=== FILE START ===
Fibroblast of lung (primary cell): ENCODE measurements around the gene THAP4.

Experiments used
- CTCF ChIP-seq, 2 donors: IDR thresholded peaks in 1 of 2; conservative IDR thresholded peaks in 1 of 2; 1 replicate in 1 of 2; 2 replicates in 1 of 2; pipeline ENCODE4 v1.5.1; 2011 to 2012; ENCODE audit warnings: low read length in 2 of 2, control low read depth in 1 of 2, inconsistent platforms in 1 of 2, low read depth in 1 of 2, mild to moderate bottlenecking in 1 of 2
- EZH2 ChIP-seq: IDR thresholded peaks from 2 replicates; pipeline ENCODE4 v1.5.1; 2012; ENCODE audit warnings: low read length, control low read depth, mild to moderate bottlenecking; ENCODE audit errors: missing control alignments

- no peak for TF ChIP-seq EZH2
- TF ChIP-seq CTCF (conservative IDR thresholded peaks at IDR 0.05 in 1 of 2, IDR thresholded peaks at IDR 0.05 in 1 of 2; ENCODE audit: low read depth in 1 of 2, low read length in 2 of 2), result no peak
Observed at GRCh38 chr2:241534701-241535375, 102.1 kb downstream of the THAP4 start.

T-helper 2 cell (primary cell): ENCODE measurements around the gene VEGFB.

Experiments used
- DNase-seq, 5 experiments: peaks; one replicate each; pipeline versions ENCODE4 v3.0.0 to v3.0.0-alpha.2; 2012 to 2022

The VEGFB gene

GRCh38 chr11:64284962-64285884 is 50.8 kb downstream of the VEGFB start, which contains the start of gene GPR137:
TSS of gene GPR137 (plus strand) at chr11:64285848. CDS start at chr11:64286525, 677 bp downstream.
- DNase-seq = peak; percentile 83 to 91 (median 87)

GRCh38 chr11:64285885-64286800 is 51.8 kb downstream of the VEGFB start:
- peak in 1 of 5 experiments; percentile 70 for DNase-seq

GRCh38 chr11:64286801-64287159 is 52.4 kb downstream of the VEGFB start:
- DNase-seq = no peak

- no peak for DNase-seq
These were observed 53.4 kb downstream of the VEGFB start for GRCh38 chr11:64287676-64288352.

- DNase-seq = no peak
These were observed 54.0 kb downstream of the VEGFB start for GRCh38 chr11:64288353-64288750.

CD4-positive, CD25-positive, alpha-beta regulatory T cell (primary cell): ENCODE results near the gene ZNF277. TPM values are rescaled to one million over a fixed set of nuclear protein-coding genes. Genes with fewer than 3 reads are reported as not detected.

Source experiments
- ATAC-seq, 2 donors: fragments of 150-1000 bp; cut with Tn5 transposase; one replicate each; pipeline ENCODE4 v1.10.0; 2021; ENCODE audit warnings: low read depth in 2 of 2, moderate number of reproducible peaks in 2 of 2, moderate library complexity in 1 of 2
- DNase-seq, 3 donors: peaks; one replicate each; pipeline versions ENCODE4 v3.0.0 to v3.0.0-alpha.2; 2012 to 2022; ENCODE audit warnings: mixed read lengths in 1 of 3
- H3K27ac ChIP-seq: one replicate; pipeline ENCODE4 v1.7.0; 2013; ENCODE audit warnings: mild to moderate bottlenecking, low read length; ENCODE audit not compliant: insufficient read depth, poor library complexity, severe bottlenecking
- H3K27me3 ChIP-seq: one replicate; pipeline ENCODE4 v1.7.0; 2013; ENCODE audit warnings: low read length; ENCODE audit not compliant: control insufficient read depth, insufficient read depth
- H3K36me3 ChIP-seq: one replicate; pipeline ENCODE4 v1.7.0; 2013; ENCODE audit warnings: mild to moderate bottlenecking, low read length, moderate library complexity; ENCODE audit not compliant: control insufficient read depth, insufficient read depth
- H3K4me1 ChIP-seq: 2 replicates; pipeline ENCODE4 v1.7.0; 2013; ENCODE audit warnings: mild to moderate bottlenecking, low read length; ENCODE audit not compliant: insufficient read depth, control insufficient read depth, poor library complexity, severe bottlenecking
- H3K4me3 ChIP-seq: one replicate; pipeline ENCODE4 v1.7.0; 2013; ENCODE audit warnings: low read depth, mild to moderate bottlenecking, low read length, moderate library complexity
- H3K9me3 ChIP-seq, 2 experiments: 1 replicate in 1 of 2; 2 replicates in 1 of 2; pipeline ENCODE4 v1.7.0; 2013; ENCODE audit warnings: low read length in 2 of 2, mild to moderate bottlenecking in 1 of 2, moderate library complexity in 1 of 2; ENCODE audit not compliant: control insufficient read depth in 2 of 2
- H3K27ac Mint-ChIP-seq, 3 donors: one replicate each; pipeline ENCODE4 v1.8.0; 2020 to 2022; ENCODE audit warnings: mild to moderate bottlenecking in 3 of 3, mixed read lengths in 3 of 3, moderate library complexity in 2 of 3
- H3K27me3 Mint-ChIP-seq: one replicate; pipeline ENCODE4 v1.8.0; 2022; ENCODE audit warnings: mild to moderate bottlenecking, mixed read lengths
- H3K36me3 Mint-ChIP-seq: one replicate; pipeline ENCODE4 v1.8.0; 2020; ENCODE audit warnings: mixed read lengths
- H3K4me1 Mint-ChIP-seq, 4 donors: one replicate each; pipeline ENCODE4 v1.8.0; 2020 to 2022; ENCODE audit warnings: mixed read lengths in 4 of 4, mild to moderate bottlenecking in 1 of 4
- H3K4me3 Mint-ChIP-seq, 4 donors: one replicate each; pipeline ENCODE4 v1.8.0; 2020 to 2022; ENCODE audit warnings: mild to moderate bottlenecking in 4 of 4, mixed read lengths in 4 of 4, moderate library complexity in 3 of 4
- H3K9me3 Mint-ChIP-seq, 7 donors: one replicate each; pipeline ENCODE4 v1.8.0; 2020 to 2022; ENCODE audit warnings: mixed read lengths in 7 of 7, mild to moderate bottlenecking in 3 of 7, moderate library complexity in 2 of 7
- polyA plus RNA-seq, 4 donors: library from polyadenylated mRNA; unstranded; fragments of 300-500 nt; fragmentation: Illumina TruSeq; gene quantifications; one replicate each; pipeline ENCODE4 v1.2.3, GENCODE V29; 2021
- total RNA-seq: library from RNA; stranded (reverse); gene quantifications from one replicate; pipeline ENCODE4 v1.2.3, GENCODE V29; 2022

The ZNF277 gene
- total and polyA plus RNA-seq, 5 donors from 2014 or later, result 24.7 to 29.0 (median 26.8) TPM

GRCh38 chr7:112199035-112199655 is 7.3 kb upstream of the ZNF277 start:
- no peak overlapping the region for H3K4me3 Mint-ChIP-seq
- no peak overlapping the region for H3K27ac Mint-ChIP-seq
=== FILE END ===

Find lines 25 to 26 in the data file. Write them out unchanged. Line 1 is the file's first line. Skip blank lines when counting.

- ATAC-seq, 2 donors: fragments of 150-1000 bp; cut with Tn5 transposase; one replicate each; pipeline ENCODE4 v1.10.0; 2021; ENCODE audit warnings: low read depth in 2 of 2, moderate number of reproducible peaks in 2 of 2, moderate library complexity in 1 of 2
- DNase-seq, 3 donors: peaks; one replicate each; pipeline versions ENCODE4 v3.0.0 to v3.0.0-alpha.2; 2012 to 2022; ENCODE audit warnings: mixed read lengths in 1 of 3